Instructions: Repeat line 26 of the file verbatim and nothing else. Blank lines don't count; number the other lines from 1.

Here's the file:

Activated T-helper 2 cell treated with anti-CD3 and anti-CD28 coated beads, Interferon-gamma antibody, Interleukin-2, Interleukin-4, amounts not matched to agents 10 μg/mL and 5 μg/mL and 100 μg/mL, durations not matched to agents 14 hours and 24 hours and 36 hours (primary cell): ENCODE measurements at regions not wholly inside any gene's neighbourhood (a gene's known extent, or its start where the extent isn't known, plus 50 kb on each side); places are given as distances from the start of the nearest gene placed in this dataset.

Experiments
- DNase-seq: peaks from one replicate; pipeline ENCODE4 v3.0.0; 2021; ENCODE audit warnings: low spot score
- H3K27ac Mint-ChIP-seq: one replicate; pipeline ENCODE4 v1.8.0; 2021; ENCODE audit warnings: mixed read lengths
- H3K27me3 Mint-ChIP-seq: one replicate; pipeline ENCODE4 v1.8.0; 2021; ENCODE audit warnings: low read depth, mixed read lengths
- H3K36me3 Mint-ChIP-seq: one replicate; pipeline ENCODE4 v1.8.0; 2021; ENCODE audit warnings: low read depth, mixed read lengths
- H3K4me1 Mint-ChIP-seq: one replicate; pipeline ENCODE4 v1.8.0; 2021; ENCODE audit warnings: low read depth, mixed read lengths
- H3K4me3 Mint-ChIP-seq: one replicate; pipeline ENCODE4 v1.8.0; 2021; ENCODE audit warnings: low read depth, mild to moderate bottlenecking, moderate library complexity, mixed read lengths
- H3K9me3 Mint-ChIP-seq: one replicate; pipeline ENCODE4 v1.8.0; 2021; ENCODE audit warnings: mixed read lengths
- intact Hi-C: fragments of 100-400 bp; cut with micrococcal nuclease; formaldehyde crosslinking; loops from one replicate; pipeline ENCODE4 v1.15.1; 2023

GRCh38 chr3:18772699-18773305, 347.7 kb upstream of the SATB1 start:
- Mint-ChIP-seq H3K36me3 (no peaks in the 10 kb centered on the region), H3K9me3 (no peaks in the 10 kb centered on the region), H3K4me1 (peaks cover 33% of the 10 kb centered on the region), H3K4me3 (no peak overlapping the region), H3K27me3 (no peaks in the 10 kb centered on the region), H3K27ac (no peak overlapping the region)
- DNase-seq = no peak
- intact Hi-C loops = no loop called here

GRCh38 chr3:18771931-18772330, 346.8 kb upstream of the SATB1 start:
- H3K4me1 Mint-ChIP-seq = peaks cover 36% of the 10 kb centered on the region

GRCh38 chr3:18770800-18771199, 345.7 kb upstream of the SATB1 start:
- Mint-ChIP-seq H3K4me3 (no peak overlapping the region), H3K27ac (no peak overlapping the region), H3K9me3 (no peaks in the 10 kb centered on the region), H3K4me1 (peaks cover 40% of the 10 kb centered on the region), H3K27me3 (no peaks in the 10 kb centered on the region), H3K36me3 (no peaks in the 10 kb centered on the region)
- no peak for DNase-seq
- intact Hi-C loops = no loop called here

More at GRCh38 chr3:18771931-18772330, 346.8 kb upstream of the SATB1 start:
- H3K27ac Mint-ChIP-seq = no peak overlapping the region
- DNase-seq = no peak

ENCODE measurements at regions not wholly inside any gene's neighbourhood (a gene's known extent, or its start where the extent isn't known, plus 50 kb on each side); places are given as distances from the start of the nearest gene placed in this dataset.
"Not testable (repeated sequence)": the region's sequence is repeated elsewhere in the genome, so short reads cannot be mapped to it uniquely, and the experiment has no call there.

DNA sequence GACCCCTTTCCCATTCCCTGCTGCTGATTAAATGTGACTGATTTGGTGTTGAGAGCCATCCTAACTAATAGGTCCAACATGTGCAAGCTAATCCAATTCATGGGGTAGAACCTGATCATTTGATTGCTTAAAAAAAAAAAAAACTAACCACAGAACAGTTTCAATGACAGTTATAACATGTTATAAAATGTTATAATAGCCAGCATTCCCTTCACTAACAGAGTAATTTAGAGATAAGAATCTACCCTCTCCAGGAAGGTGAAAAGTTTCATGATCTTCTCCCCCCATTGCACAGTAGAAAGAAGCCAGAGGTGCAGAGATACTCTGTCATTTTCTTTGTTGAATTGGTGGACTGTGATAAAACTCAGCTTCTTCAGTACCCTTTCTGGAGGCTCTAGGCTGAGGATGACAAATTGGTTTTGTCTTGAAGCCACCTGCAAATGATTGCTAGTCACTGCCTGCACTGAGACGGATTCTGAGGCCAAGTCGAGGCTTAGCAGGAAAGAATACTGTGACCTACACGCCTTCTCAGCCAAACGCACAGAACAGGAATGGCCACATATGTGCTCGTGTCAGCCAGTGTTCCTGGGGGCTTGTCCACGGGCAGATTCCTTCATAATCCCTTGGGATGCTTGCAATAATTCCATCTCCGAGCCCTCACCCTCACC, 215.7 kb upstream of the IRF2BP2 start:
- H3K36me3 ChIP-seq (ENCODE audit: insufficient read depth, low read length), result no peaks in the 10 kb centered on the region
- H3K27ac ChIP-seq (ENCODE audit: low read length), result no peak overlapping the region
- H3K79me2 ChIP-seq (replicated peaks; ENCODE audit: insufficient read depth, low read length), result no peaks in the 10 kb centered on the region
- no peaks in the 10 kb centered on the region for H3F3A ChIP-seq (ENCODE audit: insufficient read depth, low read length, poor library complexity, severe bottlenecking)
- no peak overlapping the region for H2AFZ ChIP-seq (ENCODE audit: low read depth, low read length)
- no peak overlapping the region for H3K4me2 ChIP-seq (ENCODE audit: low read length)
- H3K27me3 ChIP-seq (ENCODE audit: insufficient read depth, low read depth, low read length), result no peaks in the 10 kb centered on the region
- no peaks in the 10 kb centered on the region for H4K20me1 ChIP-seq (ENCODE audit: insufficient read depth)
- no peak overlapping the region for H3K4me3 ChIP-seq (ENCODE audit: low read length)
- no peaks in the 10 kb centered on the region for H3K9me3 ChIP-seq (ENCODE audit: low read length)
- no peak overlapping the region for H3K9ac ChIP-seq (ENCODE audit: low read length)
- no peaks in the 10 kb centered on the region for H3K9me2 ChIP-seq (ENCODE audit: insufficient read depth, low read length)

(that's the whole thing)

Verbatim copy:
DNA sequence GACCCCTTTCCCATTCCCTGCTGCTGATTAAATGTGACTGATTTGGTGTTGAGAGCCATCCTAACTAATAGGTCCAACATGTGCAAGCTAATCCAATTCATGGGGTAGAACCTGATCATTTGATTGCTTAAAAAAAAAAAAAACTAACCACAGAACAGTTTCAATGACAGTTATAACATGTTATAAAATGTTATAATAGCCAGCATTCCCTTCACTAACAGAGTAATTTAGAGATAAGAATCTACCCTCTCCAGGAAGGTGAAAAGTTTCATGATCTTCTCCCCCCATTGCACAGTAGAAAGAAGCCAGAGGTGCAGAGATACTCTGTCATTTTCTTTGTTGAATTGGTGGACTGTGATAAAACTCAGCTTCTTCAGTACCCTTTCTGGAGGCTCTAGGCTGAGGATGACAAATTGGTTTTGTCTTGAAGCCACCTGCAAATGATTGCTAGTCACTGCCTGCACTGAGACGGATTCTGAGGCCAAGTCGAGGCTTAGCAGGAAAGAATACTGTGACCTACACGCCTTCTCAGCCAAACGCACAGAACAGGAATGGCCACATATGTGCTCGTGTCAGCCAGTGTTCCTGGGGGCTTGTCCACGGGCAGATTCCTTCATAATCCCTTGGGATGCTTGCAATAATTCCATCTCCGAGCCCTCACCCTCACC, 215.7 kb upstream of the IRF2BP2 start: